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Better Call Saul Gives Us A Chilling Look At Howard In 'Sleep Mode'

And Kim a chilling look at what her future at HHM might be.

If the mark of a well-conceived TV show is that you can imagine being interested in an episode built around any of its characters, then Better Call Saul is one of the all-time greats. There's no question in my mind that we'd be fascinated to enter the world of Erin, Jimmy's Davis & Main colleague/noodge; or find out exactly how Nacho gets through a day's (wet)work; or learn why Mrs. Nguyen is so stingy with her cucumber water. But ever since the penultimate episode of Season 1, when we found out that it was not Howard but Chuck who'd impeded Jimmy's ambitions of working at HHM as an attorney, I've been dying for an episode where we really get to know what Howard's deal actually is. How did it happen that he and Chuck aren't peers, but puppet and master? Other than her paying the firm back what it spent on her law school tuition, what are his expectations of Kim? Aside from Chuck's orders, what does he think about Jimmy?

Or, as one key moment in this episode suggests, is it actually the case that Howard has no inner life at all?

When we rejoin Kim at HHM in "Bali Ha'i" -- after she's hung back at home long enough to catch Jimmy's rendition of the titular song, the last installment of his "weeklong tour of South Pacific" -- we see that she's moving back into her office. But she doesn't get long to think about where she might like things to go this time, because Howard immediately summons her for a meeting with Mesa Verde, the client she brought to the firm in the last episode. At first, when he addresses her, Howard is brisk but cordial.

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But that is, it seems, only because other people can hear him. As Howard and Kim make their way to the conference room walking side by side, he is completely silent.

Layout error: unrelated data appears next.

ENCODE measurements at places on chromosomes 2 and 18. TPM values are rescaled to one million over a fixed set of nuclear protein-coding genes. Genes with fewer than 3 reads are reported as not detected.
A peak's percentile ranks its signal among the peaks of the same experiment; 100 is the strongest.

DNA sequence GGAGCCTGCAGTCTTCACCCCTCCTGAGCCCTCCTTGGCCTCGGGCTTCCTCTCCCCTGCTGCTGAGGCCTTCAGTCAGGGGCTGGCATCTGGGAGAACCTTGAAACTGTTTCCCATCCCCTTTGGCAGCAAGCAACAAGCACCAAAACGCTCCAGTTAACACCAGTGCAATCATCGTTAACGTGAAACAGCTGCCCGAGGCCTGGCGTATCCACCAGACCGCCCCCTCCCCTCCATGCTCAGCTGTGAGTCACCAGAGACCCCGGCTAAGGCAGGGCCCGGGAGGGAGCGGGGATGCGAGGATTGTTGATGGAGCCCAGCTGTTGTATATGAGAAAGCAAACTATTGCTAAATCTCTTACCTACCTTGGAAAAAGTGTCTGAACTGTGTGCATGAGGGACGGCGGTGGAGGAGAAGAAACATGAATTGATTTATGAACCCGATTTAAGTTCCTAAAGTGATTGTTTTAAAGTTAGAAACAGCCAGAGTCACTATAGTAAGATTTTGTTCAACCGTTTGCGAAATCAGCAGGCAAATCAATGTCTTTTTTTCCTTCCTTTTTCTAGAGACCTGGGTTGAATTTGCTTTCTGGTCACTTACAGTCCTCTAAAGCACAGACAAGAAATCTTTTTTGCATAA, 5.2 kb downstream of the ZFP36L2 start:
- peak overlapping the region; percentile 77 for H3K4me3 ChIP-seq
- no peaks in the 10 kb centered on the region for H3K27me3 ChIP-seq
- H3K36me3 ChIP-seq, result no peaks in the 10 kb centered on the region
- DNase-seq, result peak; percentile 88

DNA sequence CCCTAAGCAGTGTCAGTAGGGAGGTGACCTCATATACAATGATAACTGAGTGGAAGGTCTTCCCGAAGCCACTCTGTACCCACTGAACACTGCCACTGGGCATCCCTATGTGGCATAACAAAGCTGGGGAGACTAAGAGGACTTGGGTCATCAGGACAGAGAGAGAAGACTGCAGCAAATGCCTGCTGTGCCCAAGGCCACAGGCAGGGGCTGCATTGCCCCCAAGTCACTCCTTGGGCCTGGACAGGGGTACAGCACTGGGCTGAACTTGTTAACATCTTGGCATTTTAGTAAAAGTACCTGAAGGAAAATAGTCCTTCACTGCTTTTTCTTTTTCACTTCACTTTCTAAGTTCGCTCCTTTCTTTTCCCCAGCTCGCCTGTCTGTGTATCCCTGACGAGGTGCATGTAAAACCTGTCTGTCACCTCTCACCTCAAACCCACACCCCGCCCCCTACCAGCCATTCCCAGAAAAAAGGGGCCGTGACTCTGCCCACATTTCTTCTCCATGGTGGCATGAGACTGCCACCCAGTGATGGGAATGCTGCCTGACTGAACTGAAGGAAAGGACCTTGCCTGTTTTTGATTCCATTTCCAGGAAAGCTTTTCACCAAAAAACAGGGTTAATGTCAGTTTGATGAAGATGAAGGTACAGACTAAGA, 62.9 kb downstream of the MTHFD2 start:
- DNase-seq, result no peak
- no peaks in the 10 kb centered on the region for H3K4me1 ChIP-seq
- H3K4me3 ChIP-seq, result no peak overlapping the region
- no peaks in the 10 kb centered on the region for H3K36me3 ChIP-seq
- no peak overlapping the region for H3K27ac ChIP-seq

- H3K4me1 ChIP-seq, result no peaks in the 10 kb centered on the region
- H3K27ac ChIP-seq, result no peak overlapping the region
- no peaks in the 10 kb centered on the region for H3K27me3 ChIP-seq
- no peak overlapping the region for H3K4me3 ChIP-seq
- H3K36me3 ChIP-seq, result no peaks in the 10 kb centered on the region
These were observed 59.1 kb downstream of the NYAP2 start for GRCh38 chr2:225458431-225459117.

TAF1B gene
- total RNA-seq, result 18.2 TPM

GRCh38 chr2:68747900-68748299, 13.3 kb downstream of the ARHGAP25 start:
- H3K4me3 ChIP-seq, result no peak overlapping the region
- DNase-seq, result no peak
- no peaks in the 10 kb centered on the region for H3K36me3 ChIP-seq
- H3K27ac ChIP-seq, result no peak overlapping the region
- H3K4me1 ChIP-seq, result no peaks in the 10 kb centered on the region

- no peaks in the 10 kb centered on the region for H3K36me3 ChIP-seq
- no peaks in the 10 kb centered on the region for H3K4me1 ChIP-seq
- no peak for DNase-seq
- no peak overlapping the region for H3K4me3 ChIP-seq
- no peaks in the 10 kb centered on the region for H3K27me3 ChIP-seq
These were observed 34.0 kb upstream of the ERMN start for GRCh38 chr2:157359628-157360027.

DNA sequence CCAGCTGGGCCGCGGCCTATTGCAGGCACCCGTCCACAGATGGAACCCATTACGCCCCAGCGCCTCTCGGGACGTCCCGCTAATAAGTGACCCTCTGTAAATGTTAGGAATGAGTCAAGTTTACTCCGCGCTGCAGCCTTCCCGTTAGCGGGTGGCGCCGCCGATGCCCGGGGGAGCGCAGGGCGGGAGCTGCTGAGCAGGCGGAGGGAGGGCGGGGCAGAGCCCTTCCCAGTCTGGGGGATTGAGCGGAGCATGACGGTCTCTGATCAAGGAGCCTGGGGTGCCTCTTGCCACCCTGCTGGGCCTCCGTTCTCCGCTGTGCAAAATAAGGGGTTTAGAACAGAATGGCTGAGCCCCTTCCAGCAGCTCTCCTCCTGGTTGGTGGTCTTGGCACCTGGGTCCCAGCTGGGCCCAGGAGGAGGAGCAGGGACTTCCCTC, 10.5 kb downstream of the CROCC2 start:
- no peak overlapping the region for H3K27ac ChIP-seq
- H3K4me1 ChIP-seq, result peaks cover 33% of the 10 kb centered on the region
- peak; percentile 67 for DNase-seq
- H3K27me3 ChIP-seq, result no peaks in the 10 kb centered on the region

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It's not even an icy silence; he's just...a void. As a human person, Kim can't help noticing his demeanour and tries to defuse some of the tension.

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To no avail.

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Howard keeps on his haughty mask with Kim right up to the moment he's about to round the corner to the conference room, where Mesa Verde's Kevin and Paige are waiting...

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...whereupon he snaps on a friendly, welcoming smile and prepares to greet paying clients. Retroactively, it gives new layers of meaning to the moment in the last episode...

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...when Howard very deliberately struck a perfectly upright pose to make a very specific, studied first impression for Kevin, even snapping his heels together when he's gotten it just right. He's like an action figure getting clicked onto a display stand.

Kim ends up having to do a miniature version of Howard's Donning Of The Game Face herself.

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But it's because Howard, on the short walk from her office to this conference room, has robbed Kim of any pleasure or pride she might take in working on this case for a client she really, really toiled to land for the firm. I mean, he already did that in the last episode, by letting her sit in the initial meeting for appearances' sake and then banishing her back to doc review, reminding her that hard work and evident results were insignificant in the face of HHM's partners' prejudices and caprice.